These days, people for the most part believe that governments should try to promote the general welfare of the populations they serve. The disagreements come over how to do that—what goals to focus on, what policies to adopt, and so on. These questions are usually approached through broad intellectual frameworks, such as political ideology or religion, and much time is spent debating the finer points of various doctrines. Often overlooked, however, is a simple and easy way to make lives better: use routine cost-benefit analysis to compare the expected returns from alternative policies and then choose the more effective ones.
Effectiveness sounds dull. But what if an extra dollar or rupee in a budget could feed ten people instead of one? Or if $100,000 of international aid spending could be tweaked so it would save ten times as many lives? When the stakes are this high, efficiency in spending becomes a moral imperative. Moreover, unlike debates over ideology or religion, debates over efficiency can actually get somewhere, because there is a straightforward mechanism for resolving them: compare the predictable costs and benefits of different courses of action and see which yields more bang for the buck.
Surely, this is just common sense, one might say, and governments must do it all time. Maybe they should, but in the real world, they rarely do—partly because this analysis involves a lot of work, but mostly because the results can be inconvenient, showing that a preferred policy is inefficient or even that elements of existing government bureaucracy may be unnecessary. Unsurprisingly, nobody wants to be the superfluous official—whether in a government, an international organization, a nongovernmental organization, or even a private philanthropy.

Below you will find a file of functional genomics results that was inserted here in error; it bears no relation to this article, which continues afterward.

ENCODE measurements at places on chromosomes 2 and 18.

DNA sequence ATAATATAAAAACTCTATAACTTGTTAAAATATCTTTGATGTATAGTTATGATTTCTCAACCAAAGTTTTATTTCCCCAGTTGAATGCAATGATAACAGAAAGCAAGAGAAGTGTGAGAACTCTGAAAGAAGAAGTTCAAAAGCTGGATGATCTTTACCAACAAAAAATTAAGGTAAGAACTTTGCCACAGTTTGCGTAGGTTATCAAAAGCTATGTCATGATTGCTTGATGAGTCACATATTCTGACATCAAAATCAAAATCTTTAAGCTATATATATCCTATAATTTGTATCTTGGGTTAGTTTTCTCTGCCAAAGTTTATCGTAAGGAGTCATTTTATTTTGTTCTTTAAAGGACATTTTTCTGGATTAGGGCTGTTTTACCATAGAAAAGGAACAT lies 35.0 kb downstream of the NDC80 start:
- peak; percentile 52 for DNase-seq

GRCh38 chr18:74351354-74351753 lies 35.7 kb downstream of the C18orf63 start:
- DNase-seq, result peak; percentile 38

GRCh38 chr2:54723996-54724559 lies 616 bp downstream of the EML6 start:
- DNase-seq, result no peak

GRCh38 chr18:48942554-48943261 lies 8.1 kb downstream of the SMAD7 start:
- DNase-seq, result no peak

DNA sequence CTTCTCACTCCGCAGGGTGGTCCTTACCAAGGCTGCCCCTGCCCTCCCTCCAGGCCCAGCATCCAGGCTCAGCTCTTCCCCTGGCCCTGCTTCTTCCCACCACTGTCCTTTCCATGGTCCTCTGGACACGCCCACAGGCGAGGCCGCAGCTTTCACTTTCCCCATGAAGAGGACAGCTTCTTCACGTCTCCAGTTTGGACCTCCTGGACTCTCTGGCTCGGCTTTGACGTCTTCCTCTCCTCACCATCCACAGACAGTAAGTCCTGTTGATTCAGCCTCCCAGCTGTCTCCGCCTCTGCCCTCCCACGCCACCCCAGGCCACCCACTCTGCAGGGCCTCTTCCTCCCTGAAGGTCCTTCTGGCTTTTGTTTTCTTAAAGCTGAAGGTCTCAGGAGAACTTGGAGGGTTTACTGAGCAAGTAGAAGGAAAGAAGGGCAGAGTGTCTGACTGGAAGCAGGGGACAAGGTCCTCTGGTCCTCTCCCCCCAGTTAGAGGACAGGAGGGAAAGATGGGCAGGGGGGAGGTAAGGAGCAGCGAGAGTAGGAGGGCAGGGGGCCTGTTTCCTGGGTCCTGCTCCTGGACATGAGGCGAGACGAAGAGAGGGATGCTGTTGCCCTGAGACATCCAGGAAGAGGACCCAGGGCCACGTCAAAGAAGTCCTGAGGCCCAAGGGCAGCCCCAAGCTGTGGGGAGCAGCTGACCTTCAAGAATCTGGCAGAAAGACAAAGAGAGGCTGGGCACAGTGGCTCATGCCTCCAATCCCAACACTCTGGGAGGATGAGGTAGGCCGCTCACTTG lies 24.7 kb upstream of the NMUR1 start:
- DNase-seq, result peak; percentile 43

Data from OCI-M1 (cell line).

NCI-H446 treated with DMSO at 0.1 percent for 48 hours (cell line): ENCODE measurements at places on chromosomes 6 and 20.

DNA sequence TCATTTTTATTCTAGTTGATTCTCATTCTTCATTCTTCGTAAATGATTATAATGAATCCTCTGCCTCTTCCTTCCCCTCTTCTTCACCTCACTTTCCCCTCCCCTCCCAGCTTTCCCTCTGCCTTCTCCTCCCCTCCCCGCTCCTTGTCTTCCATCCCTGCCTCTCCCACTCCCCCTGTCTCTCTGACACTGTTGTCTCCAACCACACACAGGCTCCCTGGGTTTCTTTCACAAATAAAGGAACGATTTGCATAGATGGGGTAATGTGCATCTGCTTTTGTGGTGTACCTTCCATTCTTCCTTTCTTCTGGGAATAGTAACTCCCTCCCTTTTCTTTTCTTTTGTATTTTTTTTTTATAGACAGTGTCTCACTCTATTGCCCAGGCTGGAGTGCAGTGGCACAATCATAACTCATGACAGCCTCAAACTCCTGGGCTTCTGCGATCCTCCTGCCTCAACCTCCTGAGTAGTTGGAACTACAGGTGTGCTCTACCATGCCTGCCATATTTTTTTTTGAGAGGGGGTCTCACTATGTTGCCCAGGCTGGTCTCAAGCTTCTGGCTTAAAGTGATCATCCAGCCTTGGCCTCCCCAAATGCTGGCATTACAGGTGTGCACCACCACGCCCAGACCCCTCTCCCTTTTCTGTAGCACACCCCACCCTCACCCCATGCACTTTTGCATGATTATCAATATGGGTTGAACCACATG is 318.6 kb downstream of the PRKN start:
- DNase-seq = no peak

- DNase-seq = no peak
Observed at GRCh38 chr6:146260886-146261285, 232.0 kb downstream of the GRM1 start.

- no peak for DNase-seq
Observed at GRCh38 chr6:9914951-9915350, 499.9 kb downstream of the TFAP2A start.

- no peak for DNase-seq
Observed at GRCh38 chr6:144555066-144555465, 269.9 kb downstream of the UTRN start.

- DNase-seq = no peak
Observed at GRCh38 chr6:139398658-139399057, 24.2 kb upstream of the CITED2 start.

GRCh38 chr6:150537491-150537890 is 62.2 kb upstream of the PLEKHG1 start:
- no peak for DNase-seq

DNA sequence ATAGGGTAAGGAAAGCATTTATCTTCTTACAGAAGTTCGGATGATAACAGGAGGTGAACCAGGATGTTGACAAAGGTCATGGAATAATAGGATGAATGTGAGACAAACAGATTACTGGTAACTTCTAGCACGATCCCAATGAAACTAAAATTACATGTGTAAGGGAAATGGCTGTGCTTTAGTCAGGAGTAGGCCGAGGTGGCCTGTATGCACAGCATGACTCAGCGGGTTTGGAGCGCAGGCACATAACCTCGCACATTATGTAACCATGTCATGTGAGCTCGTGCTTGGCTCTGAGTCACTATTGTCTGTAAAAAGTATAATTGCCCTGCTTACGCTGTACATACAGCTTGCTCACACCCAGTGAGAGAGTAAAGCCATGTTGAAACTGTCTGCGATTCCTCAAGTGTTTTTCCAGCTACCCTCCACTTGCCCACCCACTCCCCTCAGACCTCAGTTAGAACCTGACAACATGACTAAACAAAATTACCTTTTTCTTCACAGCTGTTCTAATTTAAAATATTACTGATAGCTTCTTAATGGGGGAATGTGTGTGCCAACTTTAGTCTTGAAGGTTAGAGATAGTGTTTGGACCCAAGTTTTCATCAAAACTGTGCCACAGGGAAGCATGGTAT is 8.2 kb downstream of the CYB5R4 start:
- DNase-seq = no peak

This means that decisions are affected by other factors. One town in rural Virginia, for example, holds an annual fair to support local charities. Each year, an animal-rescue organization brings a bald eagle to its booth as a prop, and each year, it receives more donations than other groups—Marketing and politics shape policy selection at least as much as technical merit, and the public suffers as a result.
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